11. ^ Sherman, Amy (July 20, 2016). "Donald Trump wrongly blames Hillary Clinton for creation of ISIS". PolitiFact. Archived from the original on May 15, 2018. Retrieved 2018.
  12. ^ Hennigan, W.J.; Vartabedian, Ralph (May 30, 2017). "Upgrading U.S. nuclear missiles, as Russia and China modernize, would cost $85 billion. Is it time to quit the ICBM race?". Los Angeles Times. Archived from the original on April 25, 2018. Retrieved 2018.
  13. ^ Gladstone, Rick (May 31, 2017). "Iran Drops Plan to Send Human Into Space, Citing Cost". New York Times. Archived from the original on June 1, 2017. Retrieved 2018.
  14. ^ Broder, Jonathan (February 5, 2016). "Will Obama Bonb ISIS In Libya?". Newsweek. Archived from the original on May 7, 2018. Retrieved 2018.
  15. ^ "Satellite spotters glimpse secrets, and tell them". CNET. February 12, 2008. Archived from the original on December 25, 2019. Retrieved 2018.
  16. ^ Sacknoff, Scott (2004). North American Space Directory. Space Publications. p. 258. Archived from the original on 2021-02-07. Retrieved .
  17. ^ Aftergood, Steven (November-December 2000). "Pike Departs to Found New Organization". Journal of the Federation of American Scientists. 53 (6). Archived from the original on September 26, 2020. Retrieved 2018.
  18. ^ Wayne, Leslie (February 5, 2006). "A Bold Plan to Go Where Men Have Gone Before". New York Times. Archived from the original on February 4, 2016. Retrieved 2018.
  19. ^ a b c d e Watson, Cynthia Ann (2002). U.S. National Security: A Reference Handbook. ABC-CLIO. p. 231. Archived from the original on 2020-05-14. Retrieved .
  20. ^ Sherwell, Philip (June 25, 2011). "US military leaders fear Afghanistan withdrawal will increase soldier deaths". The Telegraph. Archived from the original on December 25, 2019. Retrieved 2018.
  21. ^ "Libraries: Political Science: International Politics". University of St. Thomas. Archived from the original on May 15, 2020. Retrieved 2018.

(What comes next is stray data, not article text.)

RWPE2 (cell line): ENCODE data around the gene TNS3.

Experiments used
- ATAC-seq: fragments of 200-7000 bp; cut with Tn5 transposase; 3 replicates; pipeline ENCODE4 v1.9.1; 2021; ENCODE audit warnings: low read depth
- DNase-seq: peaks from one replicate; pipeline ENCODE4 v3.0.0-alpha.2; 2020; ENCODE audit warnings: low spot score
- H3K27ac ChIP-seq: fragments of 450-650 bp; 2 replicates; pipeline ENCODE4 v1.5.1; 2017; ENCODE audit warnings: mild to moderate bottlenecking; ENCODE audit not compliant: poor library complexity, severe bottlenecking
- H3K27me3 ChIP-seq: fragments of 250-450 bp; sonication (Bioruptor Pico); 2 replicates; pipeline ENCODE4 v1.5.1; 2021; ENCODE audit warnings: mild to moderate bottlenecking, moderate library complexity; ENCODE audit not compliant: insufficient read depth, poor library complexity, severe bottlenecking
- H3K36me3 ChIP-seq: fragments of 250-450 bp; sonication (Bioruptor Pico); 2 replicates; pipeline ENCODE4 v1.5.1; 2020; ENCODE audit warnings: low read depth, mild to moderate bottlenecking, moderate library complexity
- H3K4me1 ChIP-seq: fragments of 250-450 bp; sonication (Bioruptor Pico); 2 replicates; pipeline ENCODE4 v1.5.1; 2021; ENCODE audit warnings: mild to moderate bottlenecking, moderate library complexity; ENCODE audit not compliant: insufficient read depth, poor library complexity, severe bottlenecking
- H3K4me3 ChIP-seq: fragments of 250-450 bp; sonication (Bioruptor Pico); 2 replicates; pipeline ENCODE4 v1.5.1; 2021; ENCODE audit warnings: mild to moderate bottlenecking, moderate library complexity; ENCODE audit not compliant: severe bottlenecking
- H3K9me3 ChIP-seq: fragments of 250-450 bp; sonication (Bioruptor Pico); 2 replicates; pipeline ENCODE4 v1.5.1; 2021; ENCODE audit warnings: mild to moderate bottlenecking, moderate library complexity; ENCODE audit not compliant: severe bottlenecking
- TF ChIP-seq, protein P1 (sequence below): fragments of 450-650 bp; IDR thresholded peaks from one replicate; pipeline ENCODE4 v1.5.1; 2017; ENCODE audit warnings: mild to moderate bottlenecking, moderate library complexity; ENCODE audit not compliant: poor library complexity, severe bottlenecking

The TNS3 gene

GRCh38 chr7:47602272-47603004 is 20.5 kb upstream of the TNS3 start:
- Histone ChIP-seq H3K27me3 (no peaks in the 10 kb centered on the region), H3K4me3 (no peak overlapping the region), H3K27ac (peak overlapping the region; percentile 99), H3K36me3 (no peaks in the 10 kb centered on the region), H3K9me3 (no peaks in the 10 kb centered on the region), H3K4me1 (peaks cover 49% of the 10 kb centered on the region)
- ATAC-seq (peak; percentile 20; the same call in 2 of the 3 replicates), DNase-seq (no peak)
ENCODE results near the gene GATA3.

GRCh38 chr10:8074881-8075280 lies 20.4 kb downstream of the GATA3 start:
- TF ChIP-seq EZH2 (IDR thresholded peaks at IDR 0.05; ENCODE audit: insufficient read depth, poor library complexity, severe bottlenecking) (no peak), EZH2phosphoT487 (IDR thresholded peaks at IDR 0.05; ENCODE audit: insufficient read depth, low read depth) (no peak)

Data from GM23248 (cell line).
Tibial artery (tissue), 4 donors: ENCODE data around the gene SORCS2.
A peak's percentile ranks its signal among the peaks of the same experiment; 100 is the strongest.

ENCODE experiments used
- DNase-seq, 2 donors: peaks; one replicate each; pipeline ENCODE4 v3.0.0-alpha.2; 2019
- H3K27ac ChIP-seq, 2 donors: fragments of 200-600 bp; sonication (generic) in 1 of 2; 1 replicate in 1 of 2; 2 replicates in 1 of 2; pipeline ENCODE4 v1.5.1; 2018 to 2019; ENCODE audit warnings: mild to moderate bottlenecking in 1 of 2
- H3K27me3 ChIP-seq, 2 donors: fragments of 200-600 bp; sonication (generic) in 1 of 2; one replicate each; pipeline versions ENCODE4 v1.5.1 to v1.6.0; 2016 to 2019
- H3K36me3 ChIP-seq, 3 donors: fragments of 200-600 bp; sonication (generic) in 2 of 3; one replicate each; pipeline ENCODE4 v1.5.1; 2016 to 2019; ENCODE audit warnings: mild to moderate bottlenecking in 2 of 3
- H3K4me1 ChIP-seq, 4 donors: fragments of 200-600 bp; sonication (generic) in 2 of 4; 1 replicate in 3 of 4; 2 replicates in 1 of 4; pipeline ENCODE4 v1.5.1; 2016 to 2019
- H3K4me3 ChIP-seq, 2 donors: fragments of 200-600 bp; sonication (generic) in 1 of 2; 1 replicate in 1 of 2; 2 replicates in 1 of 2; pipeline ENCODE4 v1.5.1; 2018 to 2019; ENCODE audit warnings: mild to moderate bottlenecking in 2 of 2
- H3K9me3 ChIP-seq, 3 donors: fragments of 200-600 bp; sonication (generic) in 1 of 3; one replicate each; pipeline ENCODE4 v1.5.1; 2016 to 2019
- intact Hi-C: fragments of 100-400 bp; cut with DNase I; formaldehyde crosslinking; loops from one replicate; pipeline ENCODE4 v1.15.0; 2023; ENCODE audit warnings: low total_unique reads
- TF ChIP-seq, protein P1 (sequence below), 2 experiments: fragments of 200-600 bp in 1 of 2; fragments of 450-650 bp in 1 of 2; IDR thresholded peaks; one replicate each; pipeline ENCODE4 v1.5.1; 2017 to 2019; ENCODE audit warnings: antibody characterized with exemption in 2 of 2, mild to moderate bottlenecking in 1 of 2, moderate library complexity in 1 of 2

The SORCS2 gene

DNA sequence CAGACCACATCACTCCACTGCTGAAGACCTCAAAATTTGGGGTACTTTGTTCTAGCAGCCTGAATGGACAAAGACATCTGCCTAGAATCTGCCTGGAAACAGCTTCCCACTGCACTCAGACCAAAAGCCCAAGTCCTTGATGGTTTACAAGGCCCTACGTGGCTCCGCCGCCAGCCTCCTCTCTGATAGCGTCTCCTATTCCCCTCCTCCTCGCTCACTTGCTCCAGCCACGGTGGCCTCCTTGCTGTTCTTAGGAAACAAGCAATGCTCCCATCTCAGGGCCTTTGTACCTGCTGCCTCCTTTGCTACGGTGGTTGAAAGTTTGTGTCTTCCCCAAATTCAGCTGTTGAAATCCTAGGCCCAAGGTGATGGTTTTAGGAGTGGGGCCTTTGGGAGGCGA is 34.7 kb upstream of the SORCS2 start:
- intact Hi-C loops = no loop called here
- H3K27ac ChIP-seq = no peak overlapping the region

22. ^ "Research Guides: Intelligence and Counter-Intelligence: News and Information Portals". University of Southern California. Archived from the original on March 25, 2018. Retrieved 2018.
  23. ^ "Site Map". GlobalSecurity.org. Archived from the original on June 5, 2018. Retrieved 2018.
  24. ^ a b c Burden, Paul R. (2010). A Subject Guide to Quality Web Sites. Scarecrow Press. p. 749.
  25. ^ Netzley, Patricia D. (2007). Terrorism. Greenhaven Press. p. 347. Archived from the original on 2020-05-13. Retrieved .
  26. ^ a b "Best of the Web: Web Site Reviews: GlobalSecurity.org". Forbes.com. Archived from the original on September 2, 2011.
  27. ^ a b Umansky, Eric (September 22, 2002). "Image Problems; A Place to Find Out for Yourself About the War". New York Times. Archived from the original on December 26, 2019. Retrieved 2018.
  28. ^ Watson, Cynthia Ann (2008). Nation-building and Stability Operations: A Reference Handbook. Greenwood Publishing Group. p. 134. Archived from the original on 2020-05-16. Retrieved .
  29. ^ Gerstein, Josh (October 15, 2001). "Military Secrets Posted on Internet". ABC News. Archived from the original on May 16, 2020. Retrieved 2018.
  30. ^ Foley, Michael S.; O'Malley, Brendan P. (2008). Home Fronts: A Wartime America Reader. New Press. p. 574. Archived from the original on 2021-02-07. Retrieved .
  31. ^ Giles, Bob (December 15, 2002). "The Vital Role of the Press in a Time of National Crisis". Nieman Reports. 56 (4). Archived from the original on January 13, 2017. Retrieved 2018.
  32. ^ Chatterjee, Pratap (June 9, 2004). "Controversial Commando Wins Iraq Contract". CorpWatch. Archived from the original on July 22, 2019. Retrieved 2018.
  33. ^ Scheeres, Julia (October 25, 2001). "Suppression Stifles Some Sites". Wired. Archived from the original on May 14, 2020. Retrieved 2018.
  34. ^ Hunt, Kimberly N., ed. (2004). Encyclopedia of Associations, Volume 1: National Organizations of the U.S. (41st ed.). Thomson Gale. p. 1899. Archived from the original on 2020-05-16. Retrieved .
  35. ^ Woodward, Bob (2004). Plan of Attack. Simon and Schuster. p. 446.

External links